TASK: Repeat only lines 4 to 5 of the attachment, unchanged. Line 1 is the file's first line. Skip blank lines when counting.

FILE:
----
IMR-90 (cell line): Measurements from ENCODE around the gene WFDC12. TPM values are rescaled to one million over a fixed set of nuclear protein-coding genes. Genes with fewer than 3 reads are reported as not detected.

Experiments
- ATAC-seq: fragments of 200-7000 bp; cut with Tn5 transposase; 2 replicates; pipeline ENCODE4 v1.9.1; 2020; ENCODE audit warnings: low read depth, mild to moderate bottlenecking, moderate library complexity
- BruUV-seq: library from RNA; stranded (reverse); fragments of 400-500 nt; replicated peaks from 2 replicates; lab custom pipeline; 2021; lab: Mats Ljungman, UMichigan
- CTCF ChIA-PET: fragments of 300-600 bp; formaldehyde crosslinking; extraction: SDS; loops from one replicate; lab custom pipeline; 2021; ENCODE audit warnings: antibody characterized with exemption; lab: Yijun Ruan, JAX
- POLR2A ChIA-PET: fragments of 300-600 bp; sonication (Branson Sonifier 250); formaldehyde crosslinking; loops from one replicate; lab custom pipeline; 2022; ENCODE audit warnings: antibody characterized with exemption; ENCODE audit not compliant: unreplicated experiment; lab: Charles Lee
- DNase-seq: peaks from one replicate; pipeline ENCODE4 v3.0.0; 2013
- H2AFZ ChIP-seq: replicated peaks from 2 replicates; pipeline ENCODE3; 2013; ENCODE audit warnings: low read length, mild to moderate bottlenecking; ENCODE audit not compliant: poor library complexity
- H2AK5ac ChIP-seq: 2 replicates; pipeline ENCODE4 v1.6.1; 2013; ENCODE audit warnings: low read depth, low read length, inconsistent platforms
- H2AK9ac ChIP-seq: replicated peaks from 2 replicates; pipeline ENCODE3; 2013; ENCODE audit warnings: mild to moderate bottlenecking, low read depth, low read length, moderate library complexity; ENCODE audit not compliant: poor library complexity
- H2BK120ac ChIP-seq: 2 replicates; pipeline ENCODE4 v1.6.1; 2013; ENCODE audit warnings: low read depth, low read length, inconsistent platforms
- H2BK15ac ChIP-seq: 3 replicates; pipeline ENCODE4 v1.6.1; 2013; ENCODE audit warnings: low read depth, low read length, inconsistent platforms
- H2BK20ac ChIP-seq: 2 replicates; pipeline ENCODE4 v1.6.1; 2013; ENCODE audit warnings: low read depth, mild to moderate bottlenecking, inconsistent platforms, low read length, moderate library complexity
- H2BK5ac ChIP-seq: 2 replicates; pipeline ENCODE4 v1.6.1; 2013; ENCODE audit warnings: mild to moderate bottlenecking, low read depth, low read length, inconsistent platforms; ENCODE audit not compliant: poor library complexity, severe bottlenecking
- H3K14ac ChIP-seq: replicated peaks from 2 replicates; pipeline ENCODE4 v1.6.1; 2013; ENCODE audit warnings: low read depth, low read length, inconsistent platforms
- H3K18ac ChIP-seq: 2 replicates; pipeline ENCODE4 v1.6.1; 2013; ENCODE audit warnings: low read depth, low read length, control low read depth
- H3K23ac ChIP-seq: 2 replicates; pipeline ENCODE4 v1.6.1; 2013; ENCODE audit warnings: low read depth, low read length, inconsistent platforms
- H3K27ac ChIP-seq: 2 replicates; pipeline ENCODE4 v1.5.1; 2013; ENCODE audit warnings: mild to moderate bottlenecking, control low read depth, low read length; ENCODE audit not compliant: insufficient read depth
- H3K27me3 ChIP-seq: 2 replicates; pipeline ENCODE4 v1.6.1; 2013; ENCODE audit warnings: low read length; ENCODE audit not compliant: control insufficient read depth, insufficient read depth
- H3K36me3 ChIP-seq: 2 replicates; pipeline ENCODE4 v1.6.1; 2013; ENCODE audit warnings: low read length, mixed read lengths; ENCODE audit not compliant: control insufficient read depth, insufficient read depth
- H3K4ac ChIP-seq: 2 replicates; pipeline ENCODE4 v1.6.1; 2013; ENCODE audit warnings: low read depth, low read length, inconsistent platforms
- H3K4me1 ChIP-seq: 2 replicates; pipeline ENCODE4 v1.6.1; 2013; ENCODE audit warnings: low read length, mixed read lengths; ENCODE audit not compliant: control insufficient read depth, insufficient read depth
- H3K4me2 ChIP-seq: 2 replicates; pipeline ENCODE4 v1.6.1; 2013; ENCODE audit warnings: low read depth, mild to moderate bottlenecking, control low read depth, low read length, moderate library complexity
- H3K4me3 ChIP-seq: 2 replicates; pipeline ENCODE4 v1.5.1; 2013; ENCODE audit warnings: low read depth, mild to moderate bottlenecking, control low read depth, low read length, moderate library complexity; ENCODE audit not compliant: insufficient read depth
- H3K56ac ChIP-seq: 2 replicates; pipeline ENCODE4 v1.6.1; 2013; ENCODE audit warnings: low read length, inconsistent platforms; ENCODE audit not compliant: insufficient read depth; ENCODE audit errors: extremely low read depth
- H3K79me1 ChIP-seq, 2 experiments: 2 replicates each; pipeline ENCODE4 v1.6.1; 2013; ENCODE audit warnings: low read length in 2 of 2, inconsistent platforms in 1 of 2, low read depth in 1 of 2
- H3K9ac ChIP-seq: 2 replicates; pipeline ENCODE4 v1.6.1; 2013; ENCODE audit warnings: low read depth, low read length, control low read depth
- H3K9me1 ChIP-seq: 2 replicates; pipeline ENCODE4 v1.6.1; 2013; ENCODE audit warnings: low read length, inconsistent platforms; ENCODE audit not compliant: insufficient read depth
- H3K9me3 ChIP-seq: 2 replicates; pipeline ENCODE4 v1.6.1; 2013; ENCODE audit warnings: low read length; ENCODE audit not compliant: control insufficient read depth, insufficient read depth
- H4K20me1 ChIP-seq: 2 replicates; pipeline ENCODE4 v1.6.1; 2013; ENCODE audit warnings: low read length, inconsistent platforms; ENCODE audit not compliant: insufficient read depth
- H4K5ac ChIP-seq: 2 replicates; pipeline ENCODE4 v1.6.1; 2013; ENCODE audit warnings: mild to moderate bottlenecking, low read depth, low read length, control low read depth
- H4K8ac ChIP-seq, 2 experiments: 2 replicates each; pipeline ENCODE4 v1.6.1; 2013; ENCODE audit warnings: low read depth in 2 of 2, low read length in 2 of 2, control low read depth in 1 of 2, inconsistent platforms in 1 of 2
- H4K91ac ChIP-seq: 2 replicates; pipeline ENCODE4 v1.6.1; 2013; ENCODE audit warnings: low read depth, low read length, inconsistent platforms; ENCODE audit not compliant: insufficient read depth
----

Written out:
- BruUV-seq: library from RNA; stranded (reverse); fragments of 400-500 nt; replicated peaks from 2 replicates; lab custom pipeline; 2021; lab: Mats Ljungman, UMichigan
- CTCF ChIA-PET: fragments of 300-600 bp; formaldehyde crosslinking; extraction: SDS; loops from one replicate; lab custom pipeline; 2021; ENCODE audit warnings: antibody characterized with exemption; lab: Yijun Ruan, JAX